Clearly the dark, comic fantasy is theatre of the absurd. Though its response to the destruction and anxieties of the 20th century through question of the nature of reality and illusion, has clear currently climate connections, absurdist theatre is still an acquired taste so its just under an hour running time is perhaps the perfect length to maintain audience engagement given its challenging content. Indeed, the success of this show rides on the intelligent choices made in all areas of the production, on and off stage. While the confronting themes are tempered by comic moments, there isn’t a lot of relief. Gertrude and Abalone’s world is not an easy place to visit, but experience of it is enriched by the expressive performances of Tucker and French, which do justice to the multifaceted layers of their complex characters. Tucker projects Gertrude’s tortured yet optimistic nature, at once childlike and old-soulful and French is a brother full of bravado in the precision of the physicality of his performance.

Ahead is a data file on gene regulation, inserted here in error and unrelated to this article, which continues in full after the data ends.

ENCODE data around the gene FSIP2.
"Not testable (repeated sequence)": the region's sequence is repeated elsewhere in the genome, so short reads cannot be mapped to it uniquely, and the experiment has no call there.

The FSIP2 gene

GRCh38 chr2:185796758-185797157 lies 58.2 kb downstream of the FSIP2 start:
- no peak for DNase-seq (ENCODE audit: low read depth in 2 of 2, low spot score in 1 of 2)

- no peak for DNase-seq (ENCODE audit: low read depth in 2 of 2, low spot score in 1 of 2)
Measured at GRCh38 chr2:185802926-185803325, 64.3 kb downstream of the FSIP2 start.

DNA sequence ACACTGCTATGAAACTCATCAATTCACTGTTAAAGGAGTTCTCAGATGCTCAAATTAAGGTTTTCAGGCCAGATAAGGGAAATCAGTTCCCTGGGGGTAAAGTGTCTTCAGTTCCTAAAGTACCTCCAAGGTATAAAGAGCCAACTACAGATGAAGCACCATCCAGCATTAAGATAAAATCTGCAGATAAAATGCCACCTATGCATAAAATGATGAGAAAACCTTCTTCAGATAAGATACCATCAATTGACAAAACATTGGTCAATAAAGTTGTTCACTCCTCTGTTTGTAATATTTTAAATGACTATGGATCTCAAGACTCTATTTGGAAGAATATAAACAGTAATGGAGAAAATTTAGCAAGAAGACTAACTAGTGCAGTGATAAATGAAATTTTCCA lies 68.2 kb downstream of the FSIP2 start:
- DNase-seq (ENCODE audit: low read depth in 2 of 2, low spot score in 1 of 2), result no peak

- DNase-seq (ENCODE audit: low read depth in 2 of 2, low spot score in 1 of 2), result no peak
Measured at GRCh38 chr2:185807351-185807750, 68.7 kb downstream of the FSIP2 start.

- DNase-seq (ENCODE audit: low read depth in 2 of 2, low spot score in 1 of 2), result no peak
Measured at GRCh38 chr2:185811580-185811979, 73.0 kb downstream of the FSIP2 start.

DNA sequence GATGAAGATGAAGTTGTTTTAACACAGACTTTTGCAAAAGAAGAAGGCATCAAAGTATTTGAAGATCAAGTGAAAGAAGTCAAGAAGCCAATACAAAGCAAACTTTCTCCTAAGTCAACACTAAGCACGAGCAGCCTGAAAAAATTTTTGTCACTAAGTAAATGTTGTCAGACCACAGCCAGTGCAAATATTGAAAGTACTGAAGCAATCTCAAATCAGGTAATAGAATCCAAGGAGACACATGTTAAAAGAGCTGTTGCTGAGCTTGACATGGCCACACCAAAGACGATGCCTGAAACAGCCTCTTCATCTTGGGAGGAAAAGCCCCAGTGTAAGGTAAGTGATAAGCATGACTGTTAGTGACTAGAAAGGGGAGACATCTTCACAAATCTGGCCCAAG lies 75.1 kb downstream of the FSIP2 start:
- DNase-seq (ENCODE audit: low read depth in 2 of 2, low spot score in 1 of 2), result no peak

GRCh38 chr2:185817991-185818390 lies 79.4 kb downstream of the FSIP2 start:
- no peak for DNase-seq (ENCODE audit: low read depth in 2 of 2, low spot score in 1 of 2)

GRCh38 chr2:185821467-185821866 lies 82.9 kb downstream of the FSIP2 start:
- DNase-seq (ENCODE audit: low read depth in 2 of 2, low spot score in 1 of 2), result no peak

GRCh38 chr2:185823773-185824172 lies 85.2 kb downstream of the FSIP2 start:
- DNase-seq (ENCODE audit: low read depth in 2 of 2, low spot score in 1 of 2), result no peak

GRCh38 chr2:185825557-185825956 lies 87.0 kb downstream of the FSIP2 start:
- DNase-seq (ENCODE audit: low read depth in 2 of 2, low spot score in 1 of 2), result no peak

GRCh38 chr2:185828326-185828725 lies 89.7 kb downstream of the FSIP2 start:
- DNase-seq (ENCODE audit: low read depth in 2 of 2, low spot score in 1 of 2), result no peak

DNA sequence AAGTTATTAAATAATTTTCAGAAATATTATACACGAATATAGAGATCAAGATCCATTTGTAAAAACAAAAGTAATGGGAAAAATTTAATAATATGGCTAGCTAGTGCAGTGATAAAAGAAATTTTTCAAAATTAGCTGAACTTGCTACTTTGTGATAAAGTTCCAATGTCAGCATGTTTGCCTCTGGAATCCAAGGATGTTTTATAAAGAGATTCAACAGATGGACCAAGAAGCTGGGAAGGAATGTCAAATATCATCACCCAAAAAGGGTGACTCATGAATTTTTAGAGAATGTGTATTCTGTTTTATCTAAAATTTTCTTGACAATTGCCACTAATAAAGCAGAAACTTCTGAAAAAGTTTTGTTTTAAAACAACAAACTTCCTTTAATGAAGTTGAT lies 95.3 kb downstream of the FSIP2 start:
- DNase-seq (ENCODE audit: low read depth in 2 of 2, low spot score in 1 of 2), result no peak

“The Eisteddfod” is a well-produced piece of theatre, though it will not be to everyone audience member’s tastes. For the theatre-curious, however, its journey will result in much post-show discussion about Gertrude and Abalone’s broken, suburban world, because rather than giving answers and telling audiences exactly how to respond, it challenges them to find their own way through the work.

The disarm of domestic despair

Red Sky Morning (Room to Play Independent Theatre)

Taylor King Gallery

March 29 – April 8